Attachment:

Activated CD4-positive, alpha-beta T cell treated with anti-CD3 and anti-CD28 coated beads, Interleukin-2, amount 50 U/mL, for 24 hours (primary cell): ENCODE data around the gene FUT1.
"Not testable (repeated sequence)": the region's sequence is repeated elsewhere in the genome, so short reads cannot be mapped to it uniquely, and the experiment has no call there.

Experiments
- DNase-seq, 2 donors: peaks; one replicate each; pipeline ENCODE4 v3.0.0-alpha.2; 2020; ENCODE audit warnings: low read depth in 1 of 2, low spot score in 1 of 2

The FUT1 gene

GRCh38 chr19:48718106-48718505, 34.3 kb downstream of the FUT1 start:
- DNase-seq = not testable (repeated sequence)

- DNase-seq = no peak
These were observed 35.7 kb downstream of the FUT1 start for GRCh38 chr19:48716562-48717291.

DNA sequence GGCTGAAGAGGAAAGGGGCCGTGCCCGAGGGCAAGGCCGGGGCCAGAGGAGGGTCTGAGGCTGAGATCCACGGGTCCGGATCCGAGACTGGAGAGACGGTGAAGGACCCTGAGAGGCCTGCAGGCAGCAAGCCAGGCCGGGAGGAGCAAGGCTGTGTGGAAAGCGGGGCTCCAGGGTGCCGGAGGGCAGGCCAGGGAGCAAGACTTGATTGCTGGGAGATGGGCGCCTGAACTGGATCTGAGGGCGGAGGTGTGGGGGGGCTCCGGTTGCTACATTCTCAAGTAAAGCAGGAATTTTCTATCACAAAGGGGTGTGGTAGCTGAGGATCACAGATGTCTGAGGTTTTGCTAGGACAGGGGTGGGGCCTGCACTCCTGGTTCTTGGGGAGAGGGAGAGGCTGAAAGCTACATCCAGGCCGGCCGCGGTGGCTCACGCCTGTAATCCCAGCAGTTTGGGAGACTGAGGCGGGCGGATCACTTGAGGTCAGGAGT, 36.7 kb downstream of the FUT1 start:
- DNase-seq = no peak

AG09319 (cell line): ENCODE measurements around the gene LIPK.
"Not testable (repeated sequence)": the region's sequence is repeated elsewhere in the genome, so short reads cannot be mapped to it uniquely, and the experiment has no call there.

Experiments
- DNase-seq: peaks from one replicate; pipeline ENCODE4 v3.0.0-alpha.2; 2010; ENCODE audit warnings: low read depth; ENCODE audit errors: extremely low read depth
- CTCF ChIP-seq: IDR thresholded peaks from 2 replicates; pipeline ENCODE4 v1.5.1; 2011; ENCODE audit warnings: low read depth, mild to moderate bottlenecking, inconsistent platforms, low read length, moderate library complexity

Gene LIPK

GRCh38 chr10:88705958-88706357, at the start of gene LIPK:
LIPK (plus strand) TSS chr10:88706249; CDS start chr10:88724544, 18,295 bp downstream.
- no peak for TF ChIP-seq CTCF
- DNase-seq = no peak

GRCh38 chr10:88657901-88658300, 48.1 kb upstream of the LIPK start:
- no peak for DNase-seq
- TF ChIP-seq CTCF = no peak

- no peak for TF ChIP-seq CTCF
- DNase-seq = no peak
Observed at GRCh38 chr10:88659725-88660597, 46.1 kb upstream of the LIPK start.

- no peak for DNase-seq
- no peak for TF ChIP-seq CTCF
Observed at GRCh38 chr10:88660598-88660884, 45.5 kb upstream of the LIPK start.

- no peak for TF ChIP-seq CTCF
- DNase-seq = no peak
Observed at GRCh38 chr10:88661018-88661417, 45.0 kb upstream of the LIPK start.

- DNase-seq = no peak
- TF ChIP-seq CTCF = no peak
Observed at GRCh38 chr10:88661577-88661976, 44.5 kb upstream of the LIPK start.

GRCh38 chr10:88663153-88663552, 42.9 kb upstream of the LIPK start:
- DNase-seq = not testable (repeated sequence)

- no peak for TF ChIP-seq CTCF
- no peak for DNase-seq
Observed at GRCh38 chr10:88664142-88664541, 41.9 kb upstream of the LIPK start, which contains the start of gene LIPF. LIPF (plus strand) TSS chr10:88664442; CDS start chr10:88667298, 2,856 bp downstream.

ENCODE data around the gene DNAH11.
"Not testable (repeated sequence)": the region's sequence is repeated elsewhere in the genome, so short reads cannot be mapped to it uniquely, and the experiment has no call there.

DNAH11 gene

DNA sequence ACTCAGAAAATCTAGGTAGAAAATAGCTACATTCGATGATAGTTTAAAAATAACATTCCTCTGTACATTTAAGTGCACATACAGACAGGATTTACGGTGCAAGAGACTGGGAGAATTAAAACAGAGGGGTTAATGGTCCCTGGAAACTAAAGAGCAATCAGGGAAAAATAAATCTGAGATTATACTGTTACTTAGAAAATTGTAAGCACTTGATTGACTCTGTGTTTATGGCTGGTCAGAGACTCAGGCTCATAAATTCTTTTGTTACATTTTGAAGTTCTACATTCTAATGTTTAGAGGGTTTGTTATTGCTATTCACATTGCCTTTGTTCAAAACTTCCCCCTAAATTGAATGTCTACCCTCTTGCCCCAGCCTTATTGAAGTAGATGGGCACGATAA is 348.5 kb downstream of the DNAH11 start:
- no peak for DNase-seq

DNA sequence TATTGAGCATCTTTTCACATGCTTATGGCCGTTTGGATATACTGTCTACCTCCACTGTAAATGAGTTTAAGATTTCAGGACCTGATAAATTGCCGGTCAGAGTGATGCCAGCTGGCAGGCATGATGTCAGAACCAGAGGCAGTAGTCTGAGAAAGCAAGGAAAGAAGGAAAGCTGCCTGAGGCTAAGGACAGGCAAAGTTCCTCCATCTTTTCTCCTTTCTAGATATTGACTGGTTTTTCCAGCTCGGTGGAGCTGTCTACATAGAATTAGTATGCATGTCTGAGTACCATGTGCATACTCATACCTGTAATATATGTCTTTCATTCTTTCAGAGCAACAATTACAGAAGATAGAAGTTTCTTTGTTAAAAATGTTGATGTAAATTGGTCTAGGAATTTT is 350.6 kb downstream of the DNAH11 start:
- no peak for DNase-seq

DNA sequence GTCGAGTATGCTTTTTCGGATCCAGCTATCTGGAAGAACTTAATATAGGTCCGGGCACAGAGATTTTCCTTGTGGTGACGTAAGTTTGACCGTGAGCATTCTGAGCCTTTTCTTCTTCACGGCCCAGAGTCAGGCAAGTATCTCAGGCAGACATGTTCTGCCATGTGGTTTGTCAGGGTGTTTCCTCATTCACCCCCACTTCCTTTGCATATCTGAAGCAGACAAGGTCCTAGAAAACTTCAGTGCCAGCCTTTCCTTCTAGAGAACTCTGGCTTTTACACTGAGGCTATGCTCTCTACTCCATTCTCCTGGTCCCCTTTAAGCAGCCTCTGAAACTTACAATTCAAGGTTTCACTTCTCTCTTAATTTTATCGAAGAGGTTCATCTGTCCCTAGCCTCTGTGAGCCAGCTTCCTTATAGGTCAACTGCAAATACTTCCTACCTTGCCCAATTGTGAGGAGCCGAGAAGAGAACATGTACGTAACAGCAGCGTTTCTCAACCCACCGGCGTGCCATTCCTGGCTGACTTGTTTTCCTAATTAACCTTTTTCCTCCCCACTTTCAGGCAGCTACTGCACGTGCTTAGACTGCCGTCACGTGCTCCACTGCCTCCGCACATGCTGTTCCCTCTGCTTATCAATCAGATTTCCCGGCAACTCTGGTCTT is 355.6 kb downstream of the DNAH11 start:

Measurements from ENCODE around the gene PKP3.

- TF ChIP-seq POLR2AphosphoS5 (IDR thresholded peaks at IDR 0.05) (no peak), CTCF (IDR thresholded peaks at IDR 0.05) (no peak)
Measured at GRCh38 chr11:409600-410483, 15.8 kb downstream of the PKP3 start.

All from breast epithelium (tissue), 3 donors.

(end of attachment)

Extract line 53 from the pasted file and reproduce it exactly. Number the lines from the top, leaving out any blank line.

All from breast epithelium (tissue), 3 donors.